NP: July 24, 1864 Sunday Mercury (New York): 16th NYHA at Fort Magruder

   

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in July 1864

Editor’s Note: This letter to the Sunday Mercury appears here due to Bill Styple’s fantastic book Writing and Fighting the Civil War, which is where I first learned about these amazing soldier letters.  You can purchase a copy of Writing and Fighting the Civil War at Belle Grove Publishing.

Sixteenth New York Volunteer [Heavy] Artillery.

[Special Correspondence of the N. Y. Sunday Mercury.]

FORT MAGRUDER, VA., July 17. [1864]

Fortifying—A Review—New Colors—Vandalism of Soldiers—Heavy Duty—Richmond Prices—Brush with Guerrillas.

This has been a great day with the Sixteenth N. Y. Volunteer [Heavy] Artillery. The Colonel [Joseph J. Morrison] was placed in command of this post [Fort Magruder]1 on June 30 [1864], and has been busily engaged—assisted by his able staff—in placing everything in order to resist an attack of the enemy, which is nightly expected, and has succeeded admirably; and now, though we have but a small force, we are rather anxious than otherwise that the Rebs may have the temerity to make a demonstration.

We were reviewed by Brig. Gen. [Joseph B.] Carr, commanding at Yorktown. The review was most satisfactory, and we anticipate a good report from the Inspector-General, Captain M. G. Cushing, a most gentlemanly man and thorough officer. Our band acquitted themselves most creditably; receiving their instruments but three weeks ago, they have already acquired a proficiency little excelled by far older organizations.2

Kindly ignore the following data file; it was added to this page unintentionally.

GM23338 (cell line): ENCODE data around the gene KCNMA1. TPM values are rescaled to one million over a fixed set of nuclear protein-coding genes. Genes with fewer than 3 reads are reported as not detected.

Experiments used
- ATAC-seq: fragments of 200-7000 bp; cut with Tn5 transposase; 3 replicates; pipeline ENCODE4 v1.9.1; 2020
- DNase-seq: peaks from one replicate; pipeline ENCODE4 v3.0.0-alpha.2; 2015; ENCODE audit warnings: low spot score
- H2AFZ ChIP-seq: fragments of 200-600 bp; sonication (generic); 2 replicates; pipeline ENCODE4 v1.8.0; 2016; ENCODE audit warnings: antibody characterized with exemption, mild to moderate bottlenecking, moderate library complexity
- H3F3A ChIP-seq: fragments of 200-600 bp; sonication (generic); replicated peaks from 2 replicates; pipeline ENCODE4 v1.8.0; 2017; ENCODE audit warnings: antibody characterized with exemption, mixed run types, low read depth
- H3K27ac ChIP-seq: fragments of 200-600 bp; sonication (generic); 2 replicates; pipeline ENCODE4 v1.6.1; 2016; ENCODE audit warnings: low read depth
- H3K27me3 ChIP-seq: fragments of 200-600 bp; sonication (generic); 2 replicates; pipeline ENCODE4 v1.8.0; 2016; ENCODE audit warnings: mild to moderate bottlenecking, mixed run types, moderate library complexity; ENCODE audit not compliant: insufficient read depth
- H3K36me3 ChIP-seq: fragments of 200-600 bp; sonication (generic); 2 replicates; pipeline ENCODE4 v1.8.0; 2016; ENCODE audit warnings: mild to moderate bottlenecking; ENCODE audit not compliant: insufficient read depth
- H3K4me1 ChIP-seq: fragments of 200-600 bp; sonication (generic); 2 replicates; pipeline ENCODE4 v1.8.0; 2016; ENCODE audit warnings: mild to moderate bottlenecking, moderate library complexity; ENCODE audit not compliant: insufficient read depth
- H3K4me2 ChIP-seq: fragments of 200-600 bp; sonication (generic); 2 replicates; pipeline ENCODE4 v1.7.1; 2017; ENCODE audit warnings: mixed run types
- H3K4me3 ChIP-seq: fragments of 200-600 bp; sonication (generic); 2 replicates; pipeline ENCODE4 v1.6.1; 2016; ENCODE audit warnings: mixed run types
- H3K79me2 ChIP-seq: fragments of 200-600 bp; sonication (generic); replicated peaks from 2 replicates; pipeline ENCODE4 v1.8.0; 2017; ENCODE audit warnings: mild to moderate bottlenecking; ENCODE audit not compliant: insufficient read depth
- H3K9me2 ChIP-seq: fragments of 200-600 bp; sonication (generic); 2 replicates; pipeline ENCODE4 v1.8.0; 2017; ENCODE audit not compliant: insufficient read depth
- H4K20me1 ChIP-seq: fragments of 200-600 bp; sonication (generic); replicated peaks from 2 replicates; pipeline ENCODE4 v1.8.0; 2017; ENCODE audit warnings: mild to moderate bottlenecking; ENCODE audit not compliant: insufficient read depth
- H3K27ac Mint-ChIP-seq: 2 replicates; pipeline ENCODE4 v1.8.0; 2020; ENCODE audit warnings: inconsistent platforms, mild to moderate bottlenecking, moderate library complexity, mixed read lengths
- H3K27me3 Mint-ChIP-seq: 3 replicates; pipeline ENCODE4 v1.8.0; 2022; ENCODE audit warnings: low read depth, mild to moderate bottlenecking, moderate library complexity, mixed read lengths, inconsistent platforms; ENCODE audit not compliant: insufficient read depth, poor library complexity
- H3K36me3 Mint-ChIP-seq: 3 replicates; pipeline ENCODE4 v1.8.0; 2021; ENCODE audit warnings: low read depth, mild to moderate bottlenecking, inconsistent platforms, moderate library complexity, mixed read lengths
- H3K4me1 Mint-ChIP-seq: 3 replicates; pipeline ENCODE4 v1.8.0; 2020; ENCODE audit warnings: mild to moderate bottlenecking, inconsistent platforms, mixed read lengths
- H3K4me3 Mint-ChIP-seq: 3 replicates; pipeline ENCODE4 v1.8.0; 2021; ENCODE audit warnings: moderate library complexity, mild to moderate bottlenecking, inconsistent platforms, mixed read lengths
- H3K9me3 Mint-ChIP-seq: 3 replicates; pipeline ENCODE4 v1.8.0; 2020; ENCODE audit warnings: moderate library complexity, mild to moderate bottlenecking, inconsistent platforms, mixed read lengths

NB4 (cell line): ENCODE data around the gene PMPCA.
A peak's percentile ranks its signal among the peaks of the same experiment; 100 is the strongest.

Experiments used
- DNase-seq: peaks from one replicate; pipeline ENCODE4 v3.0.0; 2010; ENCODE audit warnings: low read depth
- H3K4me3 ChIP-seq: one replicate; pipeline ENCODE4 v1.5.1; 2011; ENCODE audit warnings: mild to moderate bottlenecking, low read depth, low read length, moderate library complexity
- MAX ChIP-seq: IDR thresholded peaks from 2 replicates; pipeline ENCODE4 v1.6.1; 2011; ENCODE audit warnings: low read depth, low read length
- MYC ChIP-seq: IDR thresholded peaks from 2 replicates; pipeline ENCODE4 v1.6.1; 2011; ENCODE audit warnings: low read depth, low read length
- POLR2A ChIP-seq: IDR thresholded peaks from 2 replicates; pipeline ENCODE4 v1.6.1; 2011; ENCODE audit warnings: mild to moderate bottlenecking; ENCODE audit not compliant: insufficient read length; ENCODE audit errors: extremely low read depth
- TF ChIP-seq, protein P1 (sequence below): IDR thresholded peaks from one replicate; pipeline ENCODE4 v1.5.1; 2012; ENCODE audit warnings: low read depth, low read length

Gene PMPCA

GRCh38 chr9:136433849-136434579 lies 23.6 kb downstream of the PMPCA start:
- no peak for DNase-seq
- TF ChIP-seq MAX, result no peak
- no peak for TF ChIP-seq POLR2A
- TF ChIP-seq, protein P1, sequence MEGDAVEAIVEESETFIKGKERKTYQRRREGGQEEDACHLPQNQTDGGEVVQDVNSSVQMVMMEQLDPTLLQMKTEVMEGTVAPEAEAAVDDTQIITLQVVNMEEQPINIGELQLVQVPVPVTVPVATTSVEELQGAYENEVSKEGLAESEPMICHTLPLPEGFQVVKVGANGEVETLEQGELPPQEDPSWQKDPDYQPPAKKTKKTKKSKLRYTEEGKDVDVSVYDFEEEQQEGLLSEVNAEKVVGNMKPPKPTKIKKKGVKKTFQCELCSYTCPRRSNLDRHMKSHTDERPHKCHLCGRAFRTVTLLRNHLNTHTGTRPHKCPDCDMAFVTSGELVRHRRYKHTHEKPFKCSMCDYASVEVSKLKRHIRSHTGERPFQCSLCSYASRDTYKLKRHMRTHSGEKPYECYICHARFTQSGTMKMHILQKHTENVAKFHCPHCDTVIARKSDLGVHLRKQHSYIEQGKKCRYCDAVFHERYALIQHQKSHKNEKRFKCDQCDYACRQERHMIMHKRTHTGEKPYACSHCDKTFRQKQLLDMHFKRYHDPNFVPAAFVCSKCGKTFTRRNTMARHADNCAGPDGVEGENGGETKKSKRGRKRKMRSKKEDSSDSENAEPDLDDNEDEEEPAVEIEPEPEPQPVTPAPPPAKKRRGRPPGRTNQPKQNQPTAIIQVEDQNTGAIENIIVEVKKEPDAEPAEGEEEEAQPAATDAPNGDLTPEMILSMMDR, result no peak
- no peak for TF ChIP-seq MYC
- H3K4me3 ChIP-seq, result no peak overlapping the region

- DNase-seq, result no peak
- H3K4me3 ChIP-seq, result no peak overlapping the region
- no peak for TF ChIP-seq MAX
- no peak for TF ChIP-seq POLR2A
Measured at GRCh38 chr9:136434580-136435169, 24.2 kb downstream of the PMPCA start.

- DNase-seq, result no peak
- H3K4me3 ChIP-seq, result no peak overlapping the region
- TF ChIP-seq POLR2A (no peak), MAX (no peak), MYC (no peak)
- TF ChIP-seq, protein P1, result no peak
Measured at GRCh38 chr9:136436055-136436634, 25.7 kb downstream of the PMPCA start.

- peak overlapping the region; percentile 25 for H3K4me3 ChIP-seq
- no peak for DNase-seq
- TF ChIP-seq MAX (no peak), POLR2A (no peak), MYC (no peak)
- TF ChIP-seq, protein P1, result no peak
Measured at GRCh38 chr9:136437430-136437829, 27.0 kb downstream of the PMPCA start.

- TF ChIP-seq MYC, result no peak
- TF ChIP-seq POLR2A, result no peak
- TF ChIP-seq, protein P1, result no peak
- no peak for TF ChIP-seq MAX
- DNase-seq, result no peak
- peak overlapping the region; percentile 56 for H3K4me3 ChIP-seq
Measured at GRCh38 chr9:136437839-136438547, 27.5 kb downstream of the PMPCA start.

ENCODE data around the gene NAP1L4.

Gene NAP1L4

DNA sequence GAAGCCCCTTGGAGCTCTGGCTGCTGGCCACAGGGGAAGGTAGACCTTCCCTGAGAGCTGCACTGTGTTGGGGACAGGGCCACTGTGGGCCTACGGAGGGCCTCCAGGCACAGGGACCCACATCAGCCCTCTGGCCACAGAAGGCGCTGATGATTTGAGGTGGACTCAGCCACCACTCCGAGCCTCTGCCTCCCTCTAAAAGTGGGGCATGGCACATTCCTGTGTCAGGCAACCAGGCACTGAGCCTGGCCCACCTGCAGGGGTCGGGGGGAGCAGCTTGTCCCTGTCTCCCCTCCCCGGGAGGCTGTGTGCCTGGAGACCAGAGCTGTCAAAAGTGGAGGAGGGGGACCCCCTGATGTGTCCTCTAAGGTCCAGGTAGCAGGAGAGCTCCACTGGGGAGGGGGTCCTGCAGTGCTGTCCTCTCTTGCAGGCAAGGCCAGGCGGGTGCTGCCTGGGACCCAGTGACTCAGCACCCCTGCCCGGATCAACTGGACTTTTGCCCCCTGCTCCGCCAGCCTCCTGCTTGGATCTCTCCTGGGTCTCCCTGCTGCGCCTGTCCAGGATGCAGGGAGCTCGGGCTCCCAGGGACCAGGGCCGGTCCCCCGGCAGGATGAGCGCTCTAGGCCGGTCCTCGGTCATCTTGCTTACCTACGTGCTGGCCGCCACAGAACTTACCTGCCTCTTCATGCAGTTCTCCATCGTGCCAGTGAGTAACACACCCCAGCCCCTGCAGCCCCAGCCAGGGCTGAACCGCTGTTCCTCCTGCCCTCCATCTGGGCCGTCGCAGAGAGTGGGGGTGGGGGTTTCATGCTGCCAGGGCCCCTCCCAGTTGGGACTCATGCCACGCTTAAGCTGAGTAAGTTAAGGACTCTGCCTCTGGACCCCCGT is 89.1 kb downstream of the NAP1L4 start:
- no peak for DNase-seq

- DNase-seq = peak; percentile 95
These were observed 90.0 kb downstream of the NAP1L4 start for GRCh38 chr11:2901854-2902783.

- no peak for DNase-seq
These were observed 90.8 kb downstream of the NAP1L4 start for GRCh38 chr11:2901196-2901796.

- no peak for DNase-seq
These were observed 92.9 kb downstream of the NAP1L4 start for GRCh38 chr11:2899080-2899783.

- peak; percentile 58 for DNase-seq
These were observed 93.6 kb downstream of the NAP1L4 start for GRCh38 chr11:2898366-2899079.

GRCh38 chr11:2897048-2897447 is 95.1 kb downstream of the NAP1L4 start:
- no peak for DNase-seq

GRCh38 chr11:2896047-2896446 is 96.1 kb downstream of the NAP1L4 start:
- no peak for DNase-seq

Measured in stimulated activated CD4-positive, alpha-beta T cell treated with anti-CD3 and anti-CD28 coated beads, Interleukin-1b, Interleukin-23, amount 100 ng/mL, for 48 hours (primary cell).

The colors presented by the Board of Aldermen and Councilmen of the City of New York arrived a few days ago, and the presentation took place to-day. The speeches delivered on the occasion were in the most happy vein, and, being the outspoken feelings of the hearts of the utterers, were indicative of unswerving loyalty and patriotism, and evinced a determination to stand by and maintain our noble Government, and its glorious standard, under all circumstances, so that should we be fortunate enough to return at the expiration of our term of service, no stain but the honorable ones acquired on the battle-field will be suffered to appear on its folds.

The town of Williamsburg, one mile above, still retains, although in a ruinous condition, sufficient evidence of its once being the resort of the aristocracy of Virginia. The College of William & Mary, the oldest institution in the country, the pride of Virginia, and in fact of the United States, is now a blackened ruin, looming up with shattered walls at the end of the town a mute, but effective rebuke to the atrocities some of our soldiers commit without provocation. This college was burnt in a spirit of wanton incendiarism, long after the town was in our hands, and the immense library, the collection of two centuries, was almost totally destroyed. Many valuable private libraries have also been ruthlessly invaded, and rare editions of works rendered worthless by the sets being broken. The Eastern Lunatic Asylum however, contains a large number of books, carried there by their owners for preservation, being donated to prevent their destruction. Autographs of Washington, Jefferson, and Patrick Henry, are in profusion, especially among the papers of the Carter family, which are now scattered to the four winds of heaven. The statue of Governor Berkeley, a splendid work of art, erected in 1761, is defaced; but, of course, outside of its merit as a piece of sculpture, it has no value in the eyes of the descendants of the Revolution.